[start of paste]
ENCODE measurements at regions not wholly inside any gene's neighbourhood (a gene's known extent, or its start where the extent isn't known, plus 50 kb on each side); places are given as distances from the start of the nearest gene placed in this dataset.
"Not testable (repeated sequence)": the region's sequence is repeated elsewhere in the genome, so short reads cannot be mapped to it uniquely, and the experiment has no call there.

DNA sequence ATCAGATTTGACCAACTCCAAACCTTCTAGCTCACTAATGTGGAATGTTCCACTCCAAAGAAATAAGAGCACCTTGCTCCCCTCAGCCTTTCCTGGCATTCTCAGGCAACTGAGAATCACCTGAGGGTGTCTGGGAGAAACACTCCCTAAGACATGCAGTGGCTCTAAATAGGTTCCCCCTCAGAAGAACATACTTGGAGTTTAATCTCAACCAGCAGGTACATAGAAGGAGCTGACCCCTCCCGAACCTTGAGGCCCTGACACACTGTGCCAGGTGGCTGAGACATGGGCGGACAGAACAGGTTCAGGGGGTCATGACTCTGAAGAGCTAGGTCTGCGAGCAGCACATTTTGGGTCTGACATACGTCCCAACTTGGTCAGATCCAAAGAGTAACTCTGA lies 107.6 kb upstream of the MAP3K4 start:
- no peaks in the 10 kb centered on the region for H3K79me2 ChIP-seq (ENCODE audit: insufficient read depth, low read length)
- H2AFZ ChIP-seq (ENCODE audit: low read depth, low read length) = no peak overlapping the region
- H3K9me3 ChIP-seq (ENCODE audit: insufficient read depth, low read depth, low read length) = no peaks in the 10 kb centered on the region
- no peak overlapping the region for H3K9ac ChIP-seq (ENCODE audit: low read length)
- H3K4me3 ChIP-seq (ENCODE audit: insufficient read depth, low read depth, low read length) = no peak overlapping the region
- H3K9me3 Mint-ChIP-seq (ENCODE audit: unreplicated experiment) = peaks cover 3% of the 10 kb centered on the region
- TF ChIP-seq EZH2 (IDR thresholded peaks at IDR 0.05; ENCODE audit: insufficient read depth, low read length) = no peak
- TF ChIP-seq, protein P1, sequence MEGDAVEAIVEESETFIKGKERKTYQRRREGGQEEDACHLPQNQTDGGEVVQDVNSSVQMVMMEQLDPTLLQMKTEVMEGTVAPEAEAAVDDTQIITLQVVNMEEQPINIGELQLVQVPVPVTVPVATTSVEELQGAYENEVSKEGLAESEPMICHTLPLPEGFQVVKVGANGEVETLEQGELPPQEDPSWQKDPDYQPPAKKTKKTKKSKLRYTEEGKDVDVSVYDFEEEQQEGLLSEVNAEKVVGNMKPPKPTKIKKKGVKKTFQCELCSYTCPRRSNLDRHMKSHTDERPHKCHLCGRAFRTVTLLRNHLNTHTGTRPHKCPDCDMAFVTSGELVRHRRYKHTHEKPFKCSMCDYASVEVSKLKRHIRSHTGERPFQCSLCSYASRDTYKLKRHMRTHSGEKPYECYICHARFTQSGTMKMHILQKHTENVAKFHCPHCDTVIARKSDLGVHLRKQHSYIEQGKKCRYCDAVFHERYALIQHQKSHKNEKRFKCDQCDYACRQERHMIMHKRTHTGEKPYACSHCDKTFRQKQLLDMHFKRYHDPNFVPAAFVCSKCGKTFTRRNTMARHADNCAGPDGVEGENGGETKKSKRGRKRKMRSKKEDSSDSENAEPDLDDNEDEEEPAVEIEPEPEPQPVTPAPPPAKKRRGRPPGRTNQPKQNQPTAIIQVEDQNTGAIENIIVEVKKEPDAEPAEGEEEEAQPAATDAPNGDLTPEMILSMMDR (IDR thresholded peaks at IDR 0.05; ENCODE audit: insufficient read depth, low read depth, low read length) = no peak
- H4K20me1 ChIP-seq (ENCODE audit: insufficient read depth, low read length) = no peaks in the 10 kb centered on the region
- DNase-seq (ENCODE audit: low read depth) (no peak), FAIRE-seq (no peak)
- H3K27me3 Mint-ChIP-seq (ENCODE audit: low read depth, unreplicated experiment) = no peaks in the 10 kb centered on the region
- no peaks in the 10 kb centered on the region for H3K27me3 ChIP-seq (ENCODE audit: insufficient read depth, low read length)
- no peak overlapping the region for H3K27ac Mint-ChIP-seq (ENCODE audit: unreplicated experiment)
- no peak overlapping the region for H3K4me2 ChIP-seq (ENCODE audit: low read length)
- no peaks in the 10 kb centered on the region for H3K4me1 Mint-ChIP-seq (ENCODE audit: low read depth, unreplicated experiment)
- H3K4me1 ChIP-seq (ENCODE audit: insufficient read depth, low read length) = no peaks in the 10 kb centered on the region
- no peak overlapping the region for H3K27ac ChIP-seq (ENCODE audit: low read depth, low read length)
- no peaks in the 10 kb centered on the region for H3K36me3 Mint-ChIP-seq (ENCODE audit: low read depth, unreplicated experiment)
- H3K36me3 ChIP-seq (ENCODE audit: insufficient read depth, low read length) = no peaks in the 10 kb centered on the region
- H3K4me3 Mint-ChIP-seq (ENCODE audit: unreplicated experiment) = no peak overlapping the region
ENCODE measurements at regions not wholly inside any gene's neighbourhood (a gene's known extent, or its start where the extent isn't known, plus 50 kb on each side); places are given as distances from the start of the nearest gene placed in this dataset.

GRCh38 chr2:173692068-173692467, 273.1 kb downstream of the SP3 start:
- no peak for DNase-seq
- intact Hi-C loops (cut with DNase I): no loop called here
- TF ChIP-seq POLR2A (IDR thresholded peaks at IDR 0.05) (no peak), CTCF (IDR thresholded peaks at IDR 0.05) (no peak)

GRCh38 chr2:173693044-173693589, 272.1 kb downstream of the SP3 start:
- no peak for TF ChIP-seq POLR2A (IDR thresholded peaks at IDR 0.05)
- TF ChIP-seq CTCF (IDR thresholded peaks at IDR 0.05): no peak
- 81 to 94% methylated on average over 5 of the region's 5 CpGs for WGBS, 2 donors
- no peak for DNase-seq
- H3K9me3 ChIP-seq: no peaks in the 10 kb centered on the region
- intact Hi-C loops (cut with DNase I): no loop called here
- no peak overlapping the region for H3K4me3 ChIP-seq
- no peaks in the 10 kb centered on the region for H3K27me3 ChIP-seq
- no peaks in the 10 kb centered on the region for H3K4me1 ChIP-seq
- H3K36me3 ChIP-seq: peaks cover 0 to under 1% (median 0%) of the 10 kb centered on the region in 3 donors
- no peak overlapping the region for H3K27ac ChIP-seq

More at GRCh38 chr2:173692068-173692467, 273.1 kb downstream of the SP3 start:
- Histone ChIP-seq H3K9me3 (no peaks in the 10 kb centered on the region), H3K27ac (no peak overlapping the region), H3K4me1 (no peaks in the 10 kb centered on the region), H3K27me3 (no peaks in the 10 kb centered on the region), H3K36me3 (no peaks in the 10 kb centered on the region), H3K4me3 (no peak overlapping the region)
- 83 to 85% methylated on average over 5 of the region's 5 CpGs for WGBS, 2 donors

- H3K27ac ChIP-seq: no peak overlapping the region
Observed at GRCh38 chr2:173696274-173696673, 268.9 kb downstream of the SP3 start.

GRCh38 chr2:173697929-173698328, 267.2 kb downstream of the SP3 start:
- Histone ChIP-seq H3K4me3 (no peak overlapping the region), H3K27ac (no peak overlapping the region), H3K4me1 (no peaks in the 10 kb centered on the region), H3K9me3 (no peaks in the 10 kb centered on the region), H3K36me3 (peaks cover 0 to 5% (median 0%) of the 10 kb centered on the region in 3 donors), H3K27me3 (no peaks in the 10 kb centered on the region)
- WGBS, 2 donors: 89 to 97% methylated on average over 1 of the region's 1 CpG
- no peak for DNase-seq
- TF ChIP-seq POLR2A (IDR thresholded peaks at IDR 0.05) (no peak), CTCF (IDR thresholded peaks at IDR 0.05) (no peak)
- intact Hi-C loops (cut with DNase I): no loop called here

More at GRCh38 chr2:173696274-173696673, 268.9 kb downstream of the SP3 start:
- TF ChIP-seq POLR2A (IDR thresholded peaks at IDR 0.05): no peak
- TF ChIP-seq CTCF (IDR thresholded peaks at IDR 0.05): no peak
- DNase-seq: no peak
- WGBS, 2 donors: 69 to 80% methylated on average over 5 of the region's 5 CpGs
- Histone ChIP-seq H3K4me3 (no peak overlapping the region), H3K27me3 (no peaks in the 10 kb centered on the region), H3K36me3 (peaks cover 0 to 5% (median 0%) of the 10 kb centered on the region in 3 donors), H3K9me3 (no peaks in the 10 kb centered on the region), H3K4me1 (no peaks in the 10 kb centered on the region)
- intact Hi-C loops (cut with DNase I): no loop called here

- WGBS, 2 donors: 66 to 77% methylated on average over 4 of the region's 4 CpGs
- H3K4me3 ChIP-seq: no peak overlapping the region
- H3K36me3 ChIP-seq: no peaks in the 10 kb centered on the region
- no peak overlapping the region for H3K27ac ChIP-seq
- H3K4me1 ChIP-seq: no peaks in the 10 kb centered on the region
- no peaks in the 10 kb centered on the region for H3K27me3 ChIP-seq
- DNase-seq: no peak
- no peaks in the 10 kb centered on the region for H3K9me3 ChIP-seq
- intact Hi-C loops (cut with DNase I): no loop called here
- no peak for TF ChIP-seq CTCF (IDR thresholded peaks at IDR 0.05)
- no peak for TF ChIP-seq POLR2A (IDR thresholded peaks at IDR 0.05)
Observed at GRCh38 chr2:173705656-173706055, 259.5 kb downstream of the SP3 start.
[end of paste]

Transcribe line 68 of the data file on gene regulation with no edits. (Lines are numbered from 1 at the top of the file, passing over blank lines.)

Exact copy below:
- no peak for TF ChIP-seq CTCF (IDR thresholded peaks at IDR 0.05)